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    Created by Te Waka Hourua
  • RNZFB: Honour Te Tiriti o Waitangi in your decision making
    Kāpō Māori Aotearoa members and whānau have lost confidence in the Royal New Zealand Foundation of the Blind (RNZFB) Incorporated governance practices and decision-making processes. - Kāpō Māori, kāpō youth and parents’ do not have a seat at the governance table. - Tāngata kāpō and parent consumer leadership funding continues to shrink. - "We know what’s best” governance approach that incites controversy and distrust of RNZFB governors and employees. - Reactive governance actions that polarise the kāpō sector. - Apathy and disregard to affirm through governance action the articles of Te Tiriti o Waitangi. Our rangatiratanga is being marginalised and will continue to be if we do not take urgent action to fix what is obviously broken! This petition is the first step towards affirmative change. Show your support by signing our petition.
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    Created by Chrissie Cowan Picture
  • Rangatira ai te Whare Pāremata
    Rangatira ai te whare pāremata is a social action campaign created by six young rangatahi from Wainuiomata High School. This rōpū was created upon the urge to push for policy change. Our aim is to influence the Sports, Arts, and Culture policy to redistribute the funds fairly. We have chosen to advocate for this kaupapa because we are concerned about the distribution of the government's money and its priorities. One example of this is how the government has excessive vast amounts of money for foreign events (like America’s cup) instead of indigenous ones (like Te Matatini and Matariki). The America’s cup, a rich man's sport, received $149M, whereas Te Matatini which is Māori performing arts only received $1.9M. We believe the New Zealand Government need to re-evaluate their priorities when it comes to funding indigenous needs over international events. With this petition we hope to bring attention to the community matters that our people suffer from on a day-to-day basis. We want to accommodate our people as this affair does not just concern us but all cultural minorities within Aotearoa. We must focus on returning to our roots and strengthening the connections our government has with our communities. Rather than supporting events that do not help the mending the wrongdoings made by colonisation. “I listen to the sound of my ancestor's weep, as our tikanga drowns below Papatūānuku, Reaching out to Aunty Cindy, screeching with my mouth stripped with silence. Tangi te keo wails the words‘ “Whakarongo ki te hotuhotu o ōku mōrehu kuia” Foreigners, the government fishes out their bulk wallets but... will always be at the bottom of the barrel when we are in need. Dust, transparent seems to be what we always receive. Indigenous, an empty word to cover up the imbedded wounds, Te Matatini! Haka Ngāhau! Matariki! Pave the tapuwae for Māori, the tie that holds the pen and paper Past! Present! Future! Our whare tapawhā screams to be coated with truth, Open your eyes and see that the system isn't built for me, Excuses! To see us crumble below their feet, we fight till our words become carved, Māori continue to sail the choppy waters of colonisation. White flags will not be lifted, ka whawhai tōnu mātou. This fight is for justice but with no blood shed.” Keita Moses & Cynthia WiRepa-Kingi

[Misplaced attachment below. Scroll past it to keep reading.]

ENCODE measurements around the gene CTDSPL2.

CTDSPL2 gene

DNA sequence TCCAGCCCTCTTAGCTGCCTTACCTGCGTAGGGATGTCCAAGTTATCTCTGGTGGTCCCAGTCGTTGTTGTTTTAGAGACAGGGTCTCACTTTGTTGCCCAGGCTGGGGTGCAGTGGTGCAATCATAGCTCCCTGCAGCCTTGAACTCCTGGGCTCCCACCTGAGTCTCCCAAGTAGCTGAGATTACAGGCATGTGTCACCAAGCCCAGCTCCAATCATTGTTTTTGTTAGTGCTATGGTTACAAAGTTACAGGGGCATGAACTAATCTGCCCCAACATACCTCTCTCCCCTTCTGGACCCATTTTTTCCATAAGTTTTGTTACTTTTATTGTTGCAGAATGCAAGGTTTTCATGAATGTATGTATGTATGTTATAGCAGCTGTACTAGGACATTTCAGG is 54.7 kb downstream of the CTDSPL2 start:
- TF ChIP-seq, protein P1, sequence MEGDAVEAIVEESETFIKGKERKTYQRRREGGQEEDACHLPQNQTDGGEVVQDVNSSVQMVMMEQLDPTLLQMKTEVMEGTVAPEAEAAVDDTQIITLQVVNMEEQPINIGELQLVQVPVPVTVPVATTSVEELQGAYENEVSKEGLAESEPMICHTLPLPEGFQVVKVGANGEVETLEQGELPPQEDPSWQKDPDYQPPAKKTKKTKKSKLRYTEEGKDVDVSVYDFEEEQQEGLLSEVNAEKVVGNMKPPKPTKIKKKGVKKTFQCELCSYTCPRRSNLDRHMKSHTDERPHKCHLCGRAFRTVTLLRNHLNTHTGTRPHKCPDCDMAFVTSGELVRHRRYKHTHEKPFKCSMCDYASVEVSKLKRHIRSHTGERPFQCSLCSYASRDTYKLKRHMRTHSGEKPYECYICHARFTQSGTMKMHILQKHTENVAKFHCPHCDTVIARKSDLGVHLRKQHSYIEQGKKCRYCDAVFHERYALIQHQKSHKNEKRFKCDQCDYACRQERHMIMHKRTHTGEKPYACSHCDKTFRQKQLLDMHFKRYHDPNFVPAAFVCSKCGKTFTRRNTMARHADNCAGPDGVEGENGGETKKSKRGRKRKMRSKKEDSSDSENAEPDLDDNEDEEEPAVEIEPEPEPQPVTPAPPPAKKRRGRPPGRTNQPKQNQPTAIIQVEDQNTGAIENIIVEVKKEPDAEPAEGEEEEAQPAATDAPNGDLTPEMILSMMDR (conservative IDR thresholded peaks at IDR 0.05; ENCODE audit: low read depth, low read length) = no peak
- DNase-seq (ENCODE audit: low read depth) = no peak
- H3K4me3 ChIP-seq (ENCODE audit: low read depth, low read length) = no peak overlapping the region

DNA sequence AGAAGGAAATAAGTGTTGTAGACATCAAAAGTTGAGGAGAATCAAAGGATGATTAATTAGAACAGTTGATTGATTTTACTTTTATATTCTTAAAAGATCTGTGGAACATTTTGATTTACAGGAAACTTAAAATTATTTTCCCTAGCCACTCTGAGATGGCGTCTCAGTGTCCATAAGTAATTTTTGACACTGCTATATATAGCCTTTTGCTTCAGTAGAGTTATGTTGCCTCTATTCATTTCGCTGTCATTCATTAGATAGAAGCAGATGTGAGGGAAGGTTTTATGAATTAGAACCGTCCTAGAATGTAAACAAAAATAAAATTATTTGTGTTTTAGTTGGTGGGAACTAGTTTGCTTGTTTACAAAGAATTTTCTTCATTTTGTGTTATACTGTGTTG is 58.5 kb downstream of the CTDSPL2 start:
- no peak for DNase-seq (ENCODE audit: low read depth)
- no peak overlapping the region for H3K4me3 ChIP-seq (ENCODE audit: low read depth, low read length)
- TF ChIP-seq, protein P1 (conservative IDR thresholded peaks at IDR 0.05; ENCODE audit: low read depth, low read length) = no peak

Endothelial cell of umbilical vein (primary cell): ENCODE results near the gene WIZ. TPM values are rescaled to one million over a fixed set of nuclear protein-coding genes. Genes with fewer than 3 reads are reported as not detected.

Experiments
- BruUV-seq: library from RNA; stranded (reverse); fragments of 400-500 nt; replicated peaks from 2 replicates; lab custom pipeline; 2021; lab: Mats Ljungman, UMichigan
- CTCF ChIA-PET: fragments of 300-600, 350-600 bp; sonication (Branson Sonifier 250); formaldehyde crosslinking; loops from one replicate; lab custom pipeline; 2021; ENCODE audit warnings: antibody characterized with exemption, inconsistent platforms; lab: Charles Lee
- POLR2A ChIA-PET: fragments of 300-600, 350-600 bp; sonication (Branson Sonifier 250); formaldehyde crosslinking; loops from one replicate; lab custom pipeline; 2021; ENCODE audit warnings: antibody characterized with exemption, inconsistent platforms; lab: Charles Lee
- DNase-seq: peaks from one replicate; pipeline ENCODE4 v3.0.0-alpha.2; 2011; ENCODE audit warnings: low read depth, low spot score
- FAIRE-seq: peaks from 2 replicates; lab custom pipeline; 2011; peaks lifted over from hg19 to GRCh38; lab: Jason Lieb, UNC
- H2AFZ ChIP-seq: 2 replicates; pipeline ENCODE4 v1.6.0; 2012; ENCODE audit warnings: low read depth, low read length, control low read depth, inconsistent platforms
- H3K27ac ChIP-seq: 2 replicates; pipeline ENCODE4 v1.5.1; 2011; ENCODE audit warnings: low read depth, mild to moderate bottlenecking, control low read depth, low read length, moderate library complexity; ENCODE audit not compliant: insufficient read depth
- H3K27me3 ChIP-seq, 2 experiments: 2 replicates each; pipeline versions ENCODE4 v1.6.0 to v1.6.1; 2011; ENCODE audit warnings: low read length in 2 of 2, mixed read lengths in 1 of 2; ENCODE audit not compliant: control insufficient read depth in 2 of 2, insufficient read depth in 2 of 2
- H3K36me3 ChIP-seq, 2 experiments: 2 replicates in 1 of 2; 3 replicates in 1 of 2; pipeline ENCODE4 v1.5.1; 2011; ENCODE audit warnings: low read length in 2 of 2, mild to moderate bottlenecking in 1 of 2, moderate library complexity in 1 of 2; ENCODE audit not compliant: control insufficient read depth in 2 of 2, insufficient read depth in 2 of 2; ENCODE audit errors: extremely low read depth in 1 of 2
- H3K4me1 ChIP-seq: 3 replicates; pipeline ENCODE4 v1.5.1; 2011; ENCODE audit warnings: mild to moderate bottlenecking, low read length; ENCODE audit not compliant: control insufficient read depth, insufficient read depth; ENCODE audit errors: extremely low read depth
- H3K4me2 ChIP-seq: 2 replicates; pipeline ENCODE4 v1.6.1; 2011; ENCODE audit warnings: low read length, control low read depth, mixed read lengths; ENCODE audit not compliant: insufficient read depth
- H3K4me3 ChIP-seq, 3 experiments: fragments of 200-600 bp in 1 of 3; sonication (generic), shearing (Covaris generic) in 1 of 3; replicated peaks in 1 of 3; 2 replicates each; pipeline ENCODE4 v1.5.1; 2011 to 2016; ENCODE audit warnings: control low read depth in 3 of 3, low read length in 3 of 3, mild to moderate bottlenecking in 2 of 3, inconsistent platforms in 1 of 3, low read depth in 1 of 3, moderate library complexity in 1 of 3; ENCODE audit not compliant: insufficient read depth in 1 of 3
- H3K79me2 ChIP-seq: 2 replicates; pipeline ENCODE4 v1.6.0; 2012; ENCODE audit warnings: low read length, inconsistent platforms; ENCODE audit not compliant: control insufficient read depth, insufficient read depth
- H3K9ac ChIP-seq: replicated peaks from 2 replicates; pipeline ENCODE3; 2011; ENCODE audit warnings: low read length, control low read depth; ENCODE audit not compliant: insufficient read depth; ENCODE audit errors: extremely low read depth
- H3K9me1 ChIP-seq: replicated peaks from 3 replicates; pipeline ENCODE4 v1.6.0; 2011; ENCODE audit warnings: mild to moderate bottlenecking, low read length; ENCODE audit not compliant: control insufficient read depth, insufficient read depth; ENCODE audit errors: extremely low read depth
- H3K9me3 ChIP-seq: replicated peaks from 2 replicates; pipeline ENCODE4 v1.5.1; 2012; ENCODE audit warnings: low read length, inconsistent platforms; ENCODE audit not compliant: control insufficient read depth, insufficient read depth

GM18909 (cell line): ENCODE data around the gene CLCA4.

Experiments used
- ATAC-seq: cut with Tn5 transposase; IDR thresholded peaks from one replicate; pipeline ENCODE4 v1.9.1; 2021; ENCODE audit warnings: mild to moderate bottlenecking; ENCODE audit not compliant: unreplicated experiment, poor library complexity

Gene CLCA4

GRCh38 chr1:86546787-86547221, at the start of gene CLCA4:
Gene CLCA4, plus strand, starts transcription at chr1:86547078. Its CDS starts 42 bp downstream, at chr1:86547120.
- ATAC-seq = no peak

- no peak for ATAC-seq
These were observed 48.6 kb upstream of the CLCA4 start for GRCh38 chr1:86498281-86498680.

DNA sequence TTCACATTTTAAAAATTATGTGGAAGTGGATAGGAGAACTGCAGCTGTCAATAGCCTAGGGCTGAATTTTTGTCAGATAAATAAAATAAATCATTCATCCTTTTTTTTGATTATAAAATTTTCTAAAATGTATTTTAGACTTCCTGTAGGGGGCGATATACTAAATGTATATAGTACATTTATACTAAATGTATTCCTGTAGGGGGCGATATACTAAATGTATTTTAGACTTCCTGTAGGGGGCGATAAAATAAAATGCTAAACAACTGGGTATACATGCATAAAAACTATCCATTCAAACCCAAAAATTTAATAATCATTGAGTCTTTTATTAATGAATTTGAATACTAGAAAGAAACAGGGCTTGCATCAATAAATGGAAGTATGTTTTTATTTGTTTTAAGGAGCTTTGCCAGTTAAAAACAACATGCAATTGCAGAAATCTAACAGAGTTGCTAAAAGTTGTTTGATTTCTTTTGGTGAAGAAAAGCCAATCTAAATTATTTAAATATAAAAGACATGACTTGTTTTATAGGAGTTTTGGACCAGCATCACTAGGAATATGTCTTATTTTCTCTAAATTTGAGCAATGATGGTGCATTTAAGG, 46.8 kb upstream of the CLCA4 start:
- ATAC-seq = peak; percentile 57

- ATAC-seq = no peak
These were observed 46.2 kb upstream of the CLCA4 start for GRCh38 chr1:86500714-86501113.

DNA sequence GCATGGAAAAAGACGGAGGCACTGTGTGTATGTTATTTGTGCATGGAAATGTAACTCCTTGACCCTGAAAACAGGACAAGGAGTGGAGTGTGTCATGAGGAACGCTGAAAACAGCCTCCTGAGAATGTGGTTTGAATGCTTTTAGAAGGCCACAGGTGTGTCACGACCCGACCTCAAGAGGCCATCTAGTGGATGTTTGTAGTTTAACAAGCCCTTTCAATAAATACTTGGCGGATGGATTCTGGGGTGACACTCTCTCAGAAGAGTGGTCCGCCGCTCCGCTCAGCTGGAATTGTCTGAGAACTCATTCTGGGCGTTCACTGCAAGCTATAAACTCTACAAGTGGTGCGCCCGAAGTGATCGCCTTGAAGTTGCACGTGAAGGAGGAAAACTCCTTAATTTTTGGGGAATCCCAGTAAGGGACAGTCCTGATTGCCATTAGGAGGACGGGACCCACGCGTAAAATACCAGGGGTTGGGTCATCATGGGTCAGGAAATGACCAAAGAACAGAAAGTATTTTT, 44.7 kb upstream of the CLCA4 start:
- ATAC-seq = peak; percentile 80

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    Created by Essta Faitele
  • Return to COVID-19 Elimination
    A return to Elimination with improvements to the COVID Alert Levels is the way forward. We urge people to sign, to email their MPs, and to go on social media to say that we support a return to COVID Elimination, with improved economic supports, so we can effectively end the spread of COVID in our communities. The way to Level 1 is a supported Level 4. Our lives depend on it. The lives of our children and our whānau depend on it. We have done it before, we can do it again, if the government enables us.
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    Created by Cassie Withey-Rila